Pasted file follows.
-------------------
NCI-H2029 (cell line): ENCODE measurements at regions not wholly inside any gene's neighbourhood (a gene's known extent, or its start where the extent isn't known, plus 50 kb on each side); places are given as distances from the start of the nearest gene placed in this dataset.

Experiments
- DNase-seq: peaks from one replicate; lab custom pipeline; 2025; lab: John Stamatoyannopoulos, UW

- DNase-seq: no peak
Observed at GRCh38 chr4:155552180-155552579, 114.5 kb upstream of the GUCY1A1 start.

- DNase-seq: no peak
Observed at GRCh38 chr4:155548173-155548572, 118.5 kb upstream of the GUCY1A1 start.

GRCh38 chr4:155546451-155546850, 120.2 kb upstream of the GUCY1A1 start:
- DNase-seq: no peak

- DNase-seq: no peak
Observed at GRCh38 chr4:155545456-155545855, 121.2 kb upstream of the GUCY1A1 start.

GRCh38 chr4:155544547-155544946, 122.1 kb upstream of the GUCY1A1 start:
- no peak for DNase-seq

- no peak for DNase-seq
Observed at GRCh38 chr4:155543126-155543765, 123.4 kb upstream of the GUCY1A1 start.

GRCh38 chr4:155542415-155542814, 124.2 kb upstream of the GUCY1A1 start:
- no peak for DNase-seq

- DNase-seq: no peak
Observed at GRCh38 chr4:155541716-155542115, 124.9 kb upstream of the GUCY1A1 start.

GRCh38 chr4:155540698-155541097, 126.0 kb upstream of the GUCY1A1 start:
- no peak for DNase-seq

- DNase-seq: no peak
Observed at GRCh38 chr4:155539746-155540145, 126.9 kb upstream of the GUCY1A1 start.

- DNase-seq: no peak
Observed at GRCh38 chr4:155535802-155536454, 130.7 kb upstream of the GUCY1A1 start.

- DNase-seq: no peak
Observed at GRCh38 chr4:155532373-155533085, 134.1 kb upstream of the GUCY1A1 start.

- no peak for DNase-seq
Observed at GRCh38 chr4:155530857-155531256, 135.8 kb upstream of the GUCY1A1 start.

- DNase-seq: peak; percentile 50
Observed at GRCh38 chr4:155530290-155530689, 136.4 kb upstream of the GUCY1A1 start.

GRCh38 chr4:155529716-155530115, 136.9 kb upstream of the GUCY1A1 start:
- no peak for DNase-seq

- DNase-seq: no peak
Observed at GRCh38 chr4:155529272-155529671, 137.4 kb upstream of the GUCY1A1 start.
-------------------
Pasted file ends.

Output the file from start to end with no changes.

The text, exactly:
NCI-H2029 (cell line): ENCODE measurements at regions not wholly inside any gene's neighbourhood (a gene's known extent, or its start where the extent isn't known, plus 50 kb on each side); places are given as distances from the start of the nearest gene placed in this dataset.

Experiments
- DNase-seq: peaks from one replicate; lab custom pipeline; 2025; lab: John Stamatoyannopoulos, UW

- DNase-seq: no peak
Observed at GRCh38 chr4:155552180-155552579, 114.5 kb upstream of the GUCY1A1 start.

- DNase-seq: no peak
Observed at GRCh38 chr4:155548173-155548572, 118.5 kb upstream of the GUCY1A1 start.

GRCh38 chr4:155546451-155546850, 120.2 kb upstream of the GUCY1A1 start:
- DNase-seq: no peak

- DNase-seq: no peak
Observed at GRCh38 chr4:155545456-155545855, 121.2 kb upstream of the GUCY1A1 start.

GRCh38 chr4:155544547-155544946, 122.1 kb upstream of the GUCY1A1 start:
- no peak for DNase-seq

- no peak for DNase-seq
Observed at GRCh38 chr4:155543126-155543765, 123.4 kb upstream of the GUCY1A1 start.

GRCh38 chr4:155542415-155542814, 124.2 kb upstream of the GUCY1A1 start:
- no peak for DNase-seq

- DNase-seq: no peak
Observed at GRCh38 chr4:155541716-155542115, 124.9 kb upstream of the GUCY1A1 start.

GRCh38 chr4:155540698-155541097, 126.0 kb upstream of the GUCY1A1 start:
- no peak for DNase-seq

- DNase-seq: no peak
Observed at GRCh38 chr4:155539746-155540145, 126.9 kb upstream of the GUCY1A1 start.

- DNase-seq: no peak
Observed at GRCh38 chr4:155535802-155536454, 130.7 kb upstream of the GUCY1A1 start.

- DNase-seq: no peak
Observed at GRCh38 chr4:155532373-155533085, 134.1 kb upstream of the GUCY1A1 start.

- no peak for DNase-seq
Observed at GRCh38 chr4:155530857-155531256, 135.8 kb upstream of the GUCY1A1 start.

- DNase-seq: peak; percentile 50
Observed at GRCh38 chr4:155530290-155530689, 136.4 kb upstream of the GUCY1A1 start.

GRCh38 chr4:155529716-155530115, 136.9 kb upstream of the GUCY1A1 start:
- no peak for DNase-seq

- DNase-seq: no peak
Observed at GRCh38 chr4:155529272-155529671, 137.4 kb upstream of the GUCY1A1 start.